How To Keep Your RV Plumbing From Freezing When Winter Camping
In previous posts, I have touted the joys of winter camping and all the fun family winter activities that can be enjoyed in an RV. Now, if you choose to take up winter camping and your travels will take you to areas with sub-freezing weather, there are several precautions you should be aware of.
The number one concern is keeping your RV plumbing from freezing. Not just the freshwater system, but the waste holding tanks too.
If you are new to sub-freezing camping, I suggest your first outing be at a campground that has electrical hookups. Having access to shore power provides plenty of energy to keep everything warm, the furnace running, and removes the concern for keeping the batteries charged, which is a whole other entry.
The first step is to keep your RV from freezing on the way to your winter wonderland. If you are comfortable running with your LP turned on, the easiest solution is to leave your furnace on low.
If you are not comfortable running with your LP turned on, you will probably want to leave your RV winterized until you reach camp and take on water upon reaching the campground.
How to keep RV plumbing from freezing
- Unless you have a heated freshwater hose, fill your freshwater tank upon arriving, then drain and store the hose. Nothing takes the fun out of winter camping more than trying to coil a 25-foot water hose that is frozen stiff. (Note: If your freshwater tank is not heated and you are concerned it might freeze over the course of your campout, leave enough room for expansion in the event the water freezes as to not split your water tank open).
- If you have an exterior shower, remove the showerhead from the hose and make sure it is drained. While the hose and nylon faucet can typically withstand freezing, the shower head is the most susceptible to damage from freezing. If the back of your exterior shower opens up into an interior RV cabinet, like under the bathroom sink, leave the cabinet door open to protect the lines to the faucet and provide some heat to the back of the faucet itself.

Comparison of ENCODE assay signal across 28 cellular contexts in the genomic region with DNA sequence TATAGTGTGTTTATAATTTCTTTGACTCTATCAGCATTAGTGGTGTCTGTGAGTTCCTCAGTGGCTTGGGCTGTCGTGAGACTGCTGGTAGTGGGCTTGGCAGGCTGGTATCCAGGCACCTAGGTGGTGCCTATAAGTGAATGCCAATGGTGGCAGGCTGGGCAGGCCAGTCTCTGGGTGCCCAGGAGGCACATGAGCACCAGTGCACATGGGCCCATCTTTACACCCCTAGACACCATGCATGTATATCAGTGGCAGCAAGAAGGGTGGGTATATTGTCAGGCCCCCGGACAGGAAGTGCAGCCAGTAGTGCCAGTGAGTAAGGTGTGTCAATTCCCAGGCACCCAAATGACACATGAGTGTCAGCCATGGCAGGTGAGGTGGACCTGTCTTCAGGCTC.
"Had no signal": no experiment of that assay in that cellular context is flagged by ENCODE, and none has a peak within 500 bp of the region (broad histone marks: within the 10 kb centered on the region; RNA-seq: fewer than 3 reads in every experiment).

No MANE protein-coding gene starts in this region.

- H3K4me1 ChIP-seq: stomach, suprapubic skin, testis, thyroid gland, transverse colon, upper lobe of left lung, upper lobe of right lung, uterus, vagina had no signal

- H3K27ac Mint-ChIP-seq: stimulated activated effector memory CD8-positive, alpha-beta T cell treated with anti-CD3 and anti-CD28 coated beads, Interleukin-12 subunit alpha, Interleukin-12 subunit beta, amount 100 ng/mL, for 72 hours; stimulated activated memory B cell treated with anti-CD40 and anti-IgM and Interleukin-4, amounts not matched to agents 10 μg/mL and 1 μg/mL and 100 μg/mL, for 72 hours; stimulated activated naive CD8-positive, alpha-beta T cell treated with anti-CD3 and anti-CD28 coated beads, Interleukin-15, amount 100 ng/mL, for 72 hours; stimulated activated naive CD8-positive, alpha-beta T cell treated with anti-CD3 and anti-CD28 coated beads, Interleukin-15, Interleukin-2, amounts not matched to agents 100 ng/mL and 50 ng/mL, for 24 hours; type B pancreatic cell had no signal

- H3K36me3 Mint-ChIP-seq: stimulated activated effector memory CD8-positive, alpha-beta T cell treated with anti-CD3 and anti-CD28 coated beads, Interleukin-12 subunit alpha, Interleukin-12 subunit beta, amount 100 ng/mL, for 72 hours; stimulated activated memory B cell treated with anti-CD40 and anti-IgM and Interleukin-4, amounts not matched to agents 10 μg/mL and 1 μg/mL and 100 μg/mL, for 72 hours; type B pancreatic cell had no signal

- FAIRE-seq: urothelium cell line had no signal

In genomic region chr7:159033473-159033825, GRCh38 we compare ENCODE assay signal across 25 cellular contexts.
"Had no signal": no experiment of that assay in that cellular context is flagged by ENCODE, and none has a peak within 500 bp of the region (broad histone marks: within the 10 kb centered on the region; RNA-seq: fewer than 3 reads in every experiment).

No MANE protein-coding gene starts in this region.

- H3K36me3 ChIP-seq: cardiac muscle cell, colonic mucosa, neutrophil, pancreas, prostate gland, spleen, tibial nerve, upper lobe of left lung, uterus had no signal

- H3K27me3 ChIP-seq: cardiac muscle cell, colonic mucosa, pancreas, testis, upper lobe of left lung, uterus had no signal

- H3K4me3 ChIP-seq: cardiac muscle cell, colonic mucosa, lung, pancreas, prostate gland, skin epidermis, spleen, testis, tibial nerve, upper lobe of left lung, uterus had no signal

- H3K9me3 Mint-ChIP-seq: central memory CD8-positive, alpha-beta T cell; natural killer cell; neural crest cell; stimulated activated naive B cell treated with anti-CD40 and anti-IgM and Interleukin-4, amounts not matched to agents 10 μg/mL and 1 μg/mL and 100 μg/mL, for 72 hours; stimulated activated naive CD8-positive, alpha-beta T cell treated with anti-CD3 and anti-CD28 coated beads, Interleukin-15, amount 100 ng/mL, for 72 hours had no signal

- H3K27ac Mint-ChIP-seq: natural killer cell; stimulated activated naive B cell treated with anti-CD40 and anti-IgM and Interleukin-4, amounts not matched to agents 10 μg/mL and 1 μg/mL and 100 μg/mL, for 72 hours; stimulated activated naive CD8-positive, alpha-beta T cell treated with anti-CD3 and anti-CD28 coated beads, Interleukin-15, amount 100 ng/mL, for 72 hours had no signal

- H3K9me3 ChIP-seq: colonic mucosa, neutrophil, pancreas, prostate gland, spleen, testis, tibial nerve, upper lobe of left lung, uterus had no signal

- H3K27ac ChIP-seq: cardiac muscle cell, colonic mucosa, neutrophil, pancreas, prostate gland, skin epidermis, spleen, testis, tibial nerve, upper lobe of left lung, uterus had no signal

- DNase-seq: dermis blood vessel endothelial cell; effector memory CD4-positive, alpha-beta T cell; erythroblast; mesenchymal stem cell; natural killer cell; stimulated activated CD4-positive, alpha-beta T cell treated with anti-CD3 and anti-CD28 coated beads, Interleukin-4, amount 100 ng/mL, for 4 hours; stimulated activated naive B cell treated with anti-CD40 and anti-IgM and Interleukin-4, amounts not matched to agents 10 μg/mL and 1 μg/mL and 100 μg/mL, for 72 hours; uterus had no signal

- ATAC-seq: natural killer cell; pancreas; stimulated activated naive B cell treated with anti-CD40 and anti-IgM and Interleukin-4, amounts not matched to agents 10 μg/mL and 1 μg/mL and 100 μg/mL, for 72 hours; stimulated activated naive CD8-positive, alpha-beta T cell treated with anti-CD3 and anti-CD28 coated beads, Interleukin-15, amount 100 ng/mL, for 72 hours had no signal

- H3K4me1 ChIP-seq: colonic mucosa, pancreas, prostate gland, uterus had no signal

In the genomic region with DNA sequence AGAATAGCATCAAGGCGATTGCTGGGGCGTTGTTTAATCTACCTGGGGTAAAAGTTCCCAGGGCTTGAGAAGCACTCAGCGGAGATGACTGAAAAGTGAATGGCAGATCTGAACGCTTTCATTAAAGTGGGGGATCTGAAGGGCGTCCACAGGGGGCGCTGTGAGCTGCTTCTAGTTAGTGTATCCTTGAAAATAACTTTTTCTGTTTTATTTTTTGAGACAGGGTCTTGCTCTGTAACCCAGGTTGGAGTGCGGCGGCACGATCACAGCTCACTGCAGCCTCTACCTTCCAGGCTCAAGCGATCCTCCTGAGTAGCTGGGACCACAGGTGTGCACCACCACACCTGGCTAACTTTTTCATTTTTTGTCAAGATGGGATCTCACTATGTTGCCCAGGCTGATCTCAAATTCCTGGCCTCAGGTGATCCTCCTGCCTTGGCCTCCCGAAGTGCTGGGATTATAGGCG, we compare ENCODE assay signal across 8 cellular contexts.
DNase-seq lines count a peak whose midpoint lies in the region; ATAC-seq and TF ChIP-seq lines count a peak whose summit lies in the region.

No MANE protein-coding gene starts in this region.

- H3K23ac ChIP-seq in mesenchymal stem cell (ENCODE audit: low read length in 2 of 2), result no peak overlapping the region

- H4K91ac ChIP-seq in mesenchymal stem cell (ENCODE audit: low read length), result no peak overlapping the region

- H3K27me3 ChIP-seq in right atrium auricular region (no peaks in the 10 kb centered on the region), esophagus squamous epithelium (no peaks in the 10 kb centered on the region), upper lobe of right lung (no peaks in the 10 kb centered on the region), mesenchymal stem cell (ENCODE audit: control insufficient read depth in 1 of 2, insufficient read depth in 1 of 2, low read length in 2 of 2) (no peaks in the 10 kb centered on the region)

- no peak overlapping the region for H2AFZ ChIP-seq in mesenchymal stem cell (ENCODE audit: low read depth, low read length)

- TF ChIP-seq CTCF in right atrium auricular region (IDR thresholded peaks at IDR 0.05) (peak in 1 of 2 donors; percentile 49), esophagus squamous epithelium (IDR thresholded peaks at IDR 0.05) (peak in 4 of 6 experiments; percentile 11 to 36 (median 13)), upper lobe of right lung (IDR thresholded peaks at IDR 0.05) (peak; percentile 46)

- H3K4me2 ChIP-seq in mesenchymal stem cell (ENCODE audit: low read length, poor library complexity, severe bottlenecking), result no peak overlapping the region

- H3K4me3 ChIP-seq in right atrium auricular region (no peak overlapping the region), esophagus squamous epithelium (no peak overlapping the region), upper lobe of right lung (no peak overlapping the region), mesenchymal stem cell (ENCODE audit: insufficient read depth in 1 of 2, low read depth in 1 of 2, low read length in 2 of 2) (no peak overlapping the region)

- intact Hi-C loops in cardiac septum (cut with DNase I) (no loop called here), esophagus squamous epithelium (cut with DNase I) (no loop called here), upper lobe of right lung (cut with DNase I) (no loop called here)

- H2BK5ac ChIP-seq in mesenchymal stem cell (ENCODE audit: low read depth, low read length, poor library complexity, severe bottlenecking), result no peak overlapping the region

- If you have electric hookups, consider taking an electric heater with you to save propane and furnace time. For safety, buy a portable electric heater or an oil-filled electric heater (that shuts off if it tips over). I carry an oil-filled heater as there is no fan to make noise to keep me awake at night.
- Know where your freshwater pipes are located. If they are located in the back of your cabinets, leave the cabinet doors cracked so heat can circulate to them. If they are located in the floor along the heating ducts, make sure your furnace cycles occasionally to prevent them from freezing.
- Keep your holding tanks and valves from freezing by adding RV antifreeze to the tanks. The amount you will need to add will be proportional to the contents in each tank. Also, if your travels to and from the campground will be through winter conditions, be aware that ice can build up on your dump valves and termination cap, which makes for an interesting proposition when you go to dump your tanks.
Subfreezing camping and the precautions and trials that come with it is just another adventure in RVing. Get out there and enjoy! For more tips, check out our post on How To Avoid Winter Camping Problems In Your RV.
Follow Dave’s RV adventures as he travels the West in search of forgotten and unique places. For Dave, home is where you park it, the more remote the better!